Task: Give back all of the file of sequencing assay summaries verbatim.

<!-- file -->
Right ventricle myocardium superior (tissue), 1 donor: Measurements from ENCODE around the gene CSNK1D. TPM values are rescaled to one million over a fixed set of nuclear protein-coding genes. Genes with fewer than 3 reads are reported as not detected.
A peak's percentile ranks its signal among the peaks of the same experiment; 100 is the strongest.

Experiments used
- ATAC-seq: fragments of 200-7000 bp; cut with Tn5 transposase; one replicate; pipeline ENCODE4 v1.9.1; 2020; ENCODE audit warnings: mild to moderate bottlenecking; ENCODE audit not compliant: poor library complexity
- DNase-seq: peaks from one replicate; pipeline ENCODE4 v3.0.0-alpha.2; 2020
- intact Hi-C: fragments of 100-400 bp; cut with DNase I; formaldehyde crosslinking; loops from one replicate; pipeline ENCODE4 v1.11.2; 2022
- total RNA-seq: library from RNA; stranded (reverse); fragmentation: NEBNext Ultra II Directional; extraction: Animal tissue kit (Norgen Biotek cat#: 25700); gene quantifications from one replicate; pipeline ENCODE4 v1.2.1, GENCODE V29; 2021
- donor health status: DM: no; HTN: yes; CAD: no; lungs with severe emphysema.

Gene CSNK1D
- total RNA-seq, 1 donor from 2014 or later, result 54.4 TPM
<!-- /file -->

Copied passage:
Right ventricle myocardium superior (tissue), 1 donor: Measurements from ENCODE around the gene CSNK1D. TPM values are rescaled to one million over a fixed set of nuclear protein-coding genes. Genes with fewer than 3 reads are reported as not detected.
A peak's percentile ranks its signal among the peaks of the same experiment; 100 is the strongest.

Experiments used
- ATAC-seq: fragments of 200-7000 bp; cut with Tn5 transposase; one replicate; pipeline ENCODE4 v1.9.1; 2020; ENCODE audit warnings: mild to moderate bottlenecking; ENCODE audit not compliant: poor library complexity
- DNase-seq: peaks from one replicate; pipeline ENCODE4 v3.0.0-alpha.2; 2020
- intact Hi-C: fragments of 100-400 bp; cut with DNase I; formaldehyde crosslinking; loops from one replicate; pipeline ENCODE4 v1.11.2; 2022
- total RNA-seq: library from RNA; stranded (reverse); fragmentation: NEBNext Ultra II Directional; extraction: Animal tissue kit (Norgen Biotek cat#: 25700); gene quantifications from one replicate; pipeline ENCODE4 v1.2.1, GENCODE V29; 2021
- donor health status: DM: no; HTN: yes; CAD: no; lungs with severe emphysema.

Gene CSNK1D
- total RNA-seq, 1 donor from 2014 or later, result 54.4 TPM